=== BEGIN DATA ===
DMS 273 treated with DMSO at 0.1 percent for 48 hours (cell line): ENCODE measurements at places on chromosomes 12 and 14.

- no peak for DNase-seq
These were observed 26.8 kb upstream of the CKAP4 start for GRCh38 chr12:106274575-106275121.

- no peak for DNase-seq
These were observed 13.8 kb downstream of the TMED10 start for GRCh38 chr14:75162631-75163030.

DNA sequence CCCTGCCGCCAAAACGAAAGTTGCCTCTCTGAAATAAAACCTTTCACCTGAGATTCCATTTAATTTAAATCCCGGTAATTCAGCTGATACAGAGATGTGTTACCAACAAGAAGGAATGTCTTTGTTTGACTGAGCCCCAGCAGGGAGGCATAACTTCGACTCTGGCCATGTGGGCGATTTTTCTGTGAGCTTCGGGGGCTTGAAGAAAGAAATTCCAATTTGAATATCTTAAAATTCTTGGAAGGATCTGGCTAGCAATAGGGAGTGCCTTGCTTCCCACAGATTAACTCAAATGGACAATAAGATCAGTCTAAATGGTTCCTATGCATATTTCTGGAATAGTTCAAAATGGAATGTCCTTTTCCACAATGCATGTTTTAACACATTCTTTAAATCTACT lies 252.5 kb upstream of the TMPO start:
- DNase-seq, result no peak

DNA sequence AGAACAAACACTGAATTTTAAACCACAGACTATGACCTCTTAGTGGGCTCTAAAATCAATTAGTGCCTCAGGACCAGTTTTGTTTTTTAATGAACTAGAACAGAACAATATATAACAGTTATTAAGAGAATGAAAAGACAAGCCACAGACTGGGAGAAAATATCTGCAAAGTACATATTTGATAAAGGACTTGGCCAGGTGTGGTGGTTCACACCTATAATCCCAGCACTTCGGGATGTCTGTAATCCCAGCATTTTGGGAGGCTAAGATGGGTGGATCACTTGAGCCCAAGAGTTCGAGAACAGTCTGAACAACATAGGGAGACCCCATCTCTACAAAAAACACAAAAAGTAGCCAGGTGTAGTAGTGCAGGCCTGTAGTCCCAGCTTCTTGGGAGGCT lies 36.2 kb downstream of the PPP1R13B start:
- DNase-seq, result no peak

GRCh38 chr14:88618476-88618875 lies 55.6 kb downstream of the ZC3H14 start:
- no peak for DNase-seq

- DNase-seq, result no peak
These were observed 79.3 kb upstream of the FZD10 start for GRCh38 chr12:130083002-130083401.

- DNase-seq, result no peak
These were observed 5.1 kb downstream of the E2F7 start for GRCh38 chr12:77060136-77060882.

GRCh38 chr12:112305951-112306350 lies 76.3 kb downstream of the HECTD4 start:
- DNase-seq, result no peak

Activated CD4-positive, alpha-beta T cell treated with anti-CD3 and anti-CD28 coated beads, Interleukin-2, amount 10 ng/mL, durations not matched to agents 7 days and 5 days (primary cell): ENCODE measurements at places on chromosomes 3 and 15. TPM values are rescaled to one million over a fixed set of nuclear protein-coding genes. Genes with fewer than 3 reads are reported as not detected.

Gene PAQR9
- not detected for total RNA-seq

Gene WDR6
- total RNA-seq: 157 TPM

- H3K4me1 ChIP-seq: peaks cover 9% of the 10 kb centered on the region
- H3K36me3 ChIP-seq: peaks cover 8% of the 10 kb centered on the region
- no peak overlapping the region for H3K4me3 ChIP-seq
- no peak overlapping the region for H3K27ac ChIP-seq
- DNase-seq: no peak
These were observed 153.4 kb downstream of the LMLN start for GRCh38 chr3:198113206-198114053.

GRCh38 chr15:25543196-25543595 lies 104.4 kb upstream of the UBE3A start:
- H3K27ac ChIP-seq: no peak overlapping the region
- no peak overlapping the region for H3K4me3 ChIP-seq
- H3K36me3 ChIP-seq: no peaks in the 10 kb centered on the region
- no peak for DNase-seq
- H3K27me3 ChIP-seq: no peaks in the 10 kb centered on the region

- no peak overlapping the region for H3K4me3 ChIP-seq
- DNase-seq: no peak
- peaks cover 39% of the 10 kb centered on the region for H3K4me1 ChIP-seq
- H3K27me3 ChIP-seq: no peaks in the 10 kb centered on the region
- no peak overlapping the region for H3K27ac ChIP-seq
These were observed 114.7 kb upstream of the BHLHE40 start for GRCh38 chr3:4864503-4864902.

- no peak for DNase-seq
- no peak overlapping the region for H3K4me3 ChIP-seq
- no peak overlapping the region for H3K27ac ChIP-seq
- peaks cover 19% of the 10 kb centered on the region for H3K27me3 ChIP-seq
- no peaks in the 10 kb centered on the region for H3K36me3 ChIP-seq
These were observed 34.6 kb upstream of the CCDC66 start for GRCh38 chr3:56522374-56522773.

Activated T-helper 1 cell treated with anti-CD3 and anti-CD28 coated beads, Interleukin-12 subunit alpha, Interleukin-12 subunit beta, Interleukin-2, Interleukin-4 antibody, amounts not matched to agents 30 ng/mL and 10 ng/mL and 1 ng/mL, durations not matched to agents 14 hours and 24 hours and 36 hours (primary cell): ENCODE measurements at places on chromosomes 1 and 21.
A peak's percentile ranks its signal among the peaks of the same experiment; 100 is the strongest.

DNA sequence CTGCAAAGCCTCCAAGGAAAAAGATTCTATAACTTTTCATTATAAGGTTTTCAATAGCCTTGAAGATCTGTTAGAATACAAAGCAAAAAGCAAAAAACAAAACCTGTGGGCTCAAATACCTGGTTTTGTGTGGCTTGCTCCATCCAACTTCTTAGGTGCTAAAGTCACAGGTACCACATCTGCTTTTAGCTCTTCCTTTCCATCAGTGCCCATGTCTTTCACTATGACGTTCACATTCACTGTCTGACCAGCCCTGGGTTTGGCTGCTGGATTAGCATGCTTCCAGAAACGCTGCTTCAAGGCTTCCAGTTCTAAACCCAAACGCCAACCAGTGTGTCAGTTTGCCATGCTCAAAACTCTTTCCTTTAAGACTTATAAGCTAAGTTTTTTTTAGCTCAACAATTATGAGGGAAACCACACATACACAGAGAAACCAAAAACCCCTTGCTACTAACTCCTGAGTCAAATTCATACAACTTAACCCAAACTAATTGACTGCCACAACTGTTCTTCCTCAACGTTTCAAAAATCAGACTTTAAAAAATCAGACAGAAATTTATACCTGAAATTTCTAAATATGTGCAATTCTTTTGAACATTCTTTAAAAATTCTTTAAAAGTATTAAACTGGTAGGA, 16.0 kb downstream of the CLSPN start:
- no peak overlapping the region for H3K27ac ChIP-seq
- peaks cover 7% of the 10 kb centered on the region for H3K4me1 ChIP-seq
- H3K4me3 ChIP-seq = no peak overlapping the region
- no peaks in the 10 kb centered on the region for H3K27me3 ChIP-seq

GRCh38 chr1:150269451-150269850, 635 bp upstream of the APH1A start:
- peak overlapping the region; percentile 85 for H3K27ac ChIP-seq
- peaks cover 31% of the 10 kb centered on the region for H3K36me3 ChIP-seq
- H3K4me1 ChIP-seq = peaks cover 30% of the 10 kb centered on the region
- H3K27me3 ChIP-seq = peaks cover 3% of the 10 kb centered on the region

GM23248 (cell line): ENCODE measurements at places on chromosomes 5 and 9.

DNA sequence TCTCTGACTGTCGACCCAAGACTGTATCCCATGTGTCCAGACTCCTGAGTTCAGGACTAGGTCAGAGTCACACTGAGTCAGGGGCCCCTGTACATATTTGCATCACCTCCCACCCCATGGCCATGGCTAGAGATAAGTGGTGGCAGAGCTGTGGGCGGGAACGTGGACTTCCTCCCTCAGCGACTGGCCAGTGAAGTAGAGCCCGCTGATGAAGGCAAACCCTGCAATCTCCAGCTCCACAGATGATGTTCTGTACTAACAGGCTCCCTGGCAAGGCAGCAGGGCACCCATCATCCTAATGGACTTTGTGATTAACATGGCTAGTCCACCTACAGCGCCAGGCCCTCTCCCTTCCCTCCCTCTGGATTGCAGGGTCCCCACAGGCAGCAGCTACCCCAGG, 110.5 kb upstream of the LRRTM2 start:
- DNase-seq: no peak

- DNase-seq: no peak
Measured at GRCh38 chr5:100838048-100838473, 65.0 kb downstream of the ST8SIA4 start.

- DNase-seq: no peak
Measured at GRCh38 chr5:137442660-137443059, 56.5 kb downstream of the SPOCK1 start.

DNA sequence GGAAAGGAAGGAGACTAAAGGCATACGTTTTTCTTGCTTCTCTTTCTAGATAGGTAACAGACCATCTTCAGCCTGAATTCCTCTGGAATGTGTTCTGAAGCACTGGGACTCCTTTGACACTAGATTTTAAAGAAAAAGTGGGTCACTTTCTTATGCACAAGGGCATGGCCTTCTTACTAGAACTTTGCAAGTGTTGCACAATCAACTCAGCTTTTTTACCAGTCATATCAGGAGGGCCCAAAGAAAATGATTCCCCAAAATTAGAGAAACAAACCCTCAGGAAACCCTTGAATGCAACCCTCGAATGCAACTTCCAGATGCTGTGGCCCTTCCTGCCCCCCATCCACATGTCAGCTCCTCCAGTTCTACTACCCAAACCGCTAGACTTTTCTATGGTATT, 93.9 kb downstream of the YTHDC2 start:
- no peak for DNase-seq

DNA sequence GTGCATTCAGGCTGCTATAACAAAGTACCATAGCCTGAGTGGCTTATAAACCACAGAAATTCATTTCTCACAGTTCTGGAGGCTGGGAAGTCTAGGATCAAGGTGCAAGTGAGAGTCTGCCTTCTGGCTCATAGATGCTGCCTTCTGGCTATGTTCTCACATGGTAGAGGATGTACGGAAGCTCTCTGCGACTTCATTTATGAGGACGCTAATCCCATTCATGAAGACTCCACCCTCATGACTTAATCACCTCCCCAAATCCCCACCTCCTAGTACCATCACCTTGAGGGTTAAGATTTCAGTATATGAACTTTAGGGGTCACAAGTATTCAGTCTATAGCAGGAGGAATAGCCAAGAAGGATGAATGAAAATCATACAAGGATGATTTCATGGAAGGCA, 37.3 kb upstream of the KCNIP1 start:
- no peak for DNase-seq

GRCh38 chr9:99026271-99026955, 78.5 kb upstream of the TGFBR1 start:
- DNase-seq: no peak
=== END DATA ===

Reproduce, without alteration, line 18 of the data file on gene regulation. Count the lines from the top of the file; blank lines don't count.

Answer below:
Activated CD4-positive, alpha-beta T cell treated with anti-CD3 and anti-CD28 coated beads, Interleukin-2, amount 10 ng/mL, durations not matched to agents 7 days and 5 days (primary cell): ENCODE measurements at places on chromosomes 3 and 15. TPM values are rescaled to one million over a fixed set of nuclear protein-coding genes. Genes with fewer than 3 reads are reported as not detected.